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Short Story Collection Review: She Said Destroy by Nadia Bulkin

Summary: A dictator craves love–and horrifying sacrifice–from his subjects; a mother raised in a decaying warren fights to reclaim her stolen daughter; a ghost haunts a luxury hotel in a bloodstained land; a new babysitter uncovers a family curse; a final girl confronts a broken-winged monster…

Word Horde presents the debut collection from critically-acclaimed Weird Fiction author Nadia Bulkin. Dreamlike, poignant, and unabashedly socio-political, She Said Destroy includes three stories nominated for the Shirley Jackson Award, four included in Year’s Best anthologies, and one original tale.

Review: Let’s get any fears out of the way: She Said Destroy is easily a contender for the best horror I’ve read this year. It’s only January. That should tell you everything you need to know.

But that wouldn’t be fun for a blog like this, would it?

Nadia Bulkin’s collection contains no clunkers (just one middling offering). Ninety percent of the stories in this collection pulls you into a dark hyper-reality that reflects so clearly upon our own that I do feel terrified remembering the events of each of these stories. Why does this collection hit every single point so masterfully for a debut?

For starters, Bulkin’s language delights. It delights in the beauty of its painful subjects and ruminates on so many of the things we wish we could forget. Here’s a little taste of that language from the short story “Pugelbone”:

I was born in the Warren, and the Warren was all I knew. Both my mother and father were Meers. We go back to the founders. My father was very proud of our ancestry, but he was also very ill. He talked about forging tunnels and building walls and digging rooms for more families, more, when of course the Warren was already finished, and there was no more concrete to dig a new space out of. The rooms had been split as small as they could go without forcing adults to stoop, without making stretching out to sleep completely impossible. Babies were being suffocated, usually under older children, sometimes under their parents. The tunnels had become so narrow that we could only pass through one by one, and even then we had to dodge laundry from the overhead apartments, and falling garbage bags, and other things that people decided they just didn’t have room for…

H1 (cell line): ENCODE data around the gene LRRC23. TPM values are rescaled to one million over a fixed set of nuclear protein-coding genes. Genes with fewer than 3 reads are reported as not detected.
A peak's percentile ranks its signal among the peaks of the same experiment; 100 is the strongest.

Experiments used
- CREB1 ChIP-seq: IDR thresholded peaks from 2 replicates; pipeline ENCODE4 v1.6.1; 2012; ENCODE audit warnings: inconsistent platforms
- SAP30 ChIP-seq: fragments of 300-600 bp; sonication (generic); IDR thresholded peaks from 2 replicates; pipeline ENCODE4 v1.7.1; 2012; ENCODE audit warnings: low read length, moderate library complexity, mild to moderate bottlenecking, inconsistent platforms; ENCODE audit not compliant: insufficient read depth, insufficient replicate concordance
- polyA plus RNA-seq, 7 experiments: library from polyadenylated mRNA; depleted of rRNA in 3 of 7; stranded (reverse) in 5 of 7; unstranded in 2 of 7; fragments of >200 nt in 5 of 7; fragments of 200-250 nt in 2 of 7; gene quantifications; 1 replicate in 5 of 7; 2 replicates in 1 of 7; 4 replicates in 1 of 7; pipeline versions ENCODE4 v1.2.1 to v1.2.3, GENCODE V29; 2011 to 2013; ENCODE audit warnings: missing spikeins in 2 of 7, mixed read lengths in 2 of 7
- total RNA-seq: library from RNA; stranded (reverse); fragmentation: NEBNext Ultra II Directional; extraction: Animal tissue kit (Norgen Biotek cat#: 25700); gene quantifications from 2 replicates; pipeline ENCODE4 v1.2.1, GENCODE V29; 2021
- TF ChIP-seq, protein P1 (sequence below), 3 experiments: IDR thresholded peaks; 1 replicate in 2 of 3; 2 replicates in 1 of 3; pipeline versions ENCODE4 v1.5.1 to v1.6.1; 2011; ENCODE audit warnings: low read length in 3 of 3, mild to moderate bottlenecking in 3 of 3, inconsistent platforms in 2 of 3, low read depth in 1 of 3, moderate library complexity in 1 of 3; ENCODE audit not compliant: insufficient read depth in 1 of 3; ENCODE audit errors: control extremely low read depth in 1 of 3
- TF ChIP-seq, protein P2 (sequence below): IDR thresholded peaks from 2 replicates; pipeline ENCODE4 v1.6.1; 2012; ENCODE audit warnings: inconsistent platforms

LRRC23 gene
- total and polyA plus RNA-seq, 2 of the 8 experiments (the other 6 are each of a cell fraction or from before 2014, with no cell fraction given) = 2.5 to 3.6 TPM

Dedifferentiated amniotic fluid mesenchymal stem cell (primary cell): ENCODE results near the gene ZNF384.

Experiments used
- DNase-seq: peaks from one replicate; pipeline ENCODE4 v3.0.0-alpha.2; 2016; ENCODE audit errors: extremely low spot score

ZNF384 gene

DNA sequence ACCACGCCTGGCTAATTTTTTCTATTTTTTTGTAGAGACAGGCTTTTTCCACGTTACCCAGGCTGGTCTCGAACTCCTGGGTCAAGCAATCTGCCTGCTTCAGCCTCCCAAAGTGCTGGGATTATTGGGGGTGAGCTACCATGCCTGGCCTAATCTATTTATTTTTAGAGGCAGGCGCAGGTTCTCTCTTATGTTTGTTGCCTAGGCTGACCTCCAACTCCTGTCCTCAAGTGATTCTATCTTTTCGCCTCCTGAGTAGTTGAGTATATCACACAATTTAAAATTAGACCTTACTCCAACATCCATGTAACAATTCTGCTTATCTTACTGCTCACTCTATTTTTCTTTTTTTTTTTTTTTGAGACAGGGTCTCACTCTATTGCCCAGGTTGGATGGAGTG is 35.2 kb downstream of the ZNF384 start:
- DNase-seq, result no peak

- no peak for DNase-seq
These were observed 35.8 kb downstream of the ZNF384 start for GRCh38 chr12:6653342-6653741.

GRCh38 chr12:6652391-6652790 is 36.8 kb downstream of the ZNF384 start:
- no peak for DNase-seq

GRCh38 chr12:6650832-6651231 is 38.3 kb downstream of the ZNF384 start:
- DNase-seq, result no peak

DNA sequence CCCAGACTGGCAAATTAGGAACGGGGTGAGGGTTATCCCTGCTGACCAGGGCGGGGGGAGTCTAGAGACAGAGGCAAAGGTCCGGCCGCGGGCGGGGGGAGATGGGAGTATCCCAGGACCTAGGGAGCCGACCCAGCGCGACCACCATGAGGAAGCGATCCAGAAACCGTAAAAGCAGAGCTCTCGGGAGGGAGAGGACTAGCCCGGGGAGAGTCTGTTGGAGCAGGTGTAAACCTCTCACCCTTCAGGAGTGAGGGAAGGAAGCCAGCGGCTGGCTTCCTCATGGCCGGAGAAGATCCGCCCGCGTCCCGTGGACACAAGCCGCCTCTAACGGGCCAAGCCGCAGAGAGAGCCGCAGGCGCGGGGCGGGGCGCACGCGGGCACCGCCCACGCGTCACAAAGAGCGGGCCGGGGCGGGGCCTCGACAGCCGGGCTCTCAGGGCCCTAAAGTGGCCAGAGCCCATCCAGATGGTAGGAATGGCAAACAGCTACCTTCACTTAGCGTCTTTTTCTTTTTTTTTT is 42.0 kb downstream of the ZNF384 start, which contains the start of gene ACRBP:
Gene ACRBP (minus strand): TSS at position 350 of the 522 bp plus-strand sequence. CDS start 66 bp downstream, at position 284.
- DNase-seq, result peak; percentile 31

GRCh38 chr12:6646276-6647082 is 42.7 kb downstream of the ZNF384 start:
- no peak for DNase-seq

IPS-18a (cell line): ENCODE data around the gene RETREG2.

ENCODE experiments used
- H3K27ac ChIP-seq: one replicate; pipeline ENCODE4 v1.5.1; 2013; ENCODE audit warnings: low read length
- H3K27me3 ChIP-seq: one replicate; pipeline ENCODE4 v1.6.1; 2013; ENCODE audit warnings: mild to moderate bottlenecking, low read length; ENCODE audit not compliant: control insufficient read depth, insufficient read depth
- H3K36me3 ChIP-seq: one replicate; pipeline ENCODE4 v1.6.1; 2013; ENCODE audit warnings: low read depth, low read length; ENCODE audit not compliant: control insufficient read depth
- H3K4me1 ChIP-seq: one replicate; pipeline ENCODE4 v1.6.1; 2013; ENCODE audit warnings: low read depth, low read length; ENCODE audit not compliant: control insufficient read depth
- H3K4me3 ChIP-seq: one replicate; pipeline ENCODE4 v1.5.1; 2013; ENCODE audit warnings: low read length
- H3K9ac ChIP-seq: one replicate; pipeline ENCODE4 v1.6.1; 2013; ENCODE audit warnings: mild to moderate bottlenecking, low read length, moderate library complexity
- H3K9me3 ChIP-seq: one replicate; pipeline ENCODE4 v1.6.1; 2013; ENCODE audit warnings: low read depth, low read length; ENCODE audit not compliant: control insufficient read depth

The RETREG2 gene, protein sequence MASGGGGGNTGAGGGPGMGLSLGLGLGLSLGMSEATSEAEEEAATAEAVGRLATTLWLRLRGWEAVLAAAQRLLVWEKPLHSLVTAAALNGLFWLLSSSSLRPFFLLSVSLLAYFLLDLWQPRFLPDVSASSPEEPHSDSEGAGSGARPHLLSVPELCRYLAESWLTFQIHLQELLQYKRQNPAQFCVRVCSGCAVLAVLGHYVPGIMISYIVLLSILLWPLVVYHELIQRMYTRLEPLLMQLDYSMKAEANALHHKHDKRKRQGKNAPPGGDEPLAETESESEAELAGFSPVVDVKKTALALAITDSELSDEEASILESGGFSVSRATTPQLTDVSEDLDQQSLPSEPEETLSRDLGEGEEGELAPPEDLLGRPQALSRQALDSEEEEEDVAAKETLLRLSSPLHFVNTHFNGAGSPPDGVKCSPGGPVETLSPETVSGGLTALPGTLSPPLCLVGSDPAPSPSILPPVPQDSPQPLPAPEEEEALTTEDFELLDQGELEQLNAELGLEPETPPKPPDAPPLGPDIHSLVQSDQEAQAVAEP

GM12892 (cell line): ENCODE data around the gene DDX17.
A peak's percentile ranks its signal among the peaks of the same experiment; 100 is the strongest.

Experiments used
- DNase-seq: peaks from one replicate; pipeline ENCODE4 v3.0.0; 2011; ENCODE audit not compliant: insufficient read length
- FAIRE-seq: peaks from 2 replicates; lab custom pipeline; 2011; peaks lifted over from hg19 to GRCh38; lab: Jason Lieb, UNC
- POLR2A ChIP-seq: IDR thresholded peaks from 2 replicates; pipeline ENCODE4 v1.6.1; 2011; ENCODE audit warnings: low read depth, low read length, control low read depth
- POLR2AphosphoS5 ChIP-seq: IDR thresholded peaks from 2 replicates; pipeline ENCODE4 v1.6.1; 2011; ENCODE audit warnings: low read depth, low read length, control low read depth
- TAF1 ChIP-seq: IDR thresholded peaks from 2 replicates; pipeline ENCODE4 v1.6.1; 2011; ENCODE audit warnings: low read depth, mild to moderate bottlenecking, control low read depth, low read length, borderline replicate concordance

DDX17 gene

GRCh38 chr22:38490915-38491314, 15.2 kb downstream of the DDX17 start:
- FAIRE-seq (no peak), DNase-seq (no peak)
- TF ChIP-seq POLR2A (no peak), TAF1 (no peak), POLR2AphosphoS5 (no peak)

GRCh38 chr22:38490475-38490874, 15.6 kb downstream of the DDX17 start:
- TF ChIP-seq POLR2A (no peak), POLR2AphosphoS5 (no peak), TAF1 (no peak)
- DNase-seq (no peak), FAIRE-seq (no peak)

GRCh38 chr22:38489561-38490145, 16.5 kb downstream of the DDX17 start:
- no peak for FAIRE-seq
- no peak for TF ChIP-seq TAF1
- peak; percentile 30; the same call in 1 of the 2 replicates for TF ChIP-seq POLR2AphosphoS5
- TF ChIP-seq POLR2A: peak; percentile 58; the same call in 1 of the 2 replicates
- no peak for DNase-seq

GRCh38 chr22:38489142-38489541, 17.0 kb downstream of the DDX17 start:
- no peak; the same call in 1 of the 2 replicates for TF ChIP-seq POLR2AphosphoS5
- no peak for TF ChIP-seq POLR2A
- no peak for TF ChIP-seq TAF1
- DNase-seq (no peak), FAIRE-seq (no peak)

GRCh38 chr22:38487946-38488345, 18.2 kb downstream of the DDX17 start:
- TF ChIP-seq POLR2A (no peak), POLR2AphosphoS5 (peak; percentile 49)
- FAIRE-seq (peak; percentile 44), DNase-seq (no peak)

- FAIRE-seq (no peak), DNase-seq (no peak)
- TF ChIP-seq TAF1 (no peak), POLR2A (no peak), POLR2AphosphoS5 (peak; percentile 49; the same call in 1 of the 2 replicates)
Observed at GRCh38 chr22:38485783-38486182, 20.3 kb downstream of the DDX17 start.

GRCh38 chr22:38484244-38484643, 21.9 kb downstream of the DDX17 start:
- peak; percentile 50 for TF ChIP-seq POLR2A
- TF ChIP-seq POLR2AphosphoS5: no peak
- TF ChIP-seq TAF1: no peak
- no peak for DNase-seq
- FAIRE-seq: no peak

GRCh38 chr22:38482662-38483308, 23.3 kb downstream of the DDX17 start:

Just look at that craft. The idea, the well-executed descriptions, the intense feelings of claustrophobia the writing evokes, the bizarre premise underlying some real problems people can experience even now. This is the power of Bulkin’s stories. Every story reads like this with care and a dedication that is rare even in the most promising authors.

And every story, of course, deals with some incredible realities. “Violet is the Color of Your Energy” revisits Lovecraft’s “The Color Out of Space” but reflects on domestic abuse, utilizing the “madwoman in the attic” to terrifying effect. “When She Was Bad” looks at the relationship between monster and final girl in a way I wish so many other horror stories, whether in literature or film, had done. “Red Goat, Black Goat” and “No Gods and No Masters” looks at the grand old tradition of generational curses, the former dealing with the fallout from a privileged family underestimating a guardian entity and the latter looking at the depths a family must sink into thanks to the pressures society exudes on the most vulnerable.

I could go on and on. If I had to pick favorites, I’d select “No Gods and No Masters,” “Pugelbone,” “Truth is Order and Order is Truth,” and “The Three Stages of Grief.” All these stories deal with relationships between women, the hardships they suffer through sexism or a family that will not let its own burdens go, and happen to feature some great monsters.

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But the worst monsters in Bulkin’s story are too often human or created by humanity. Suicide, bullying, child abuse, death, genocide, and more are explored. Nothing is safe from Bulkin’s eye, but each subject gets handled with care. There are no rape scenes for shock value, no exploitation of another person’s real pain to deliver entertainment. When these dark subjects are broached, Bulkin handles them with the respect they deserve. For that alone, this collection rises above so many other short stories I’ve read in the past few months alone.

If I had one qualm, I wish that Bulkin dealt more with LGBT relationships or disability. A lot of the stories feature a critical eye toward what we’d call the traditional family. It’s a staple of the horror tradition, but, for a collection that prides itself on the socio-political undercurrents thriving under each plot, I’d love to see Nadia Bulkin tackle more marginalized groups and unconventional modes of human relationships.

But for what it is, a brilliant debut collection that features several award-winners? It’s just what I needed to start off the New Year in Horror. I highly recommend purchasing this book and reading a story or two every day.

Your appetite for the macabre will be satisfied.

Rating: ★★★★★ of 5 stars!

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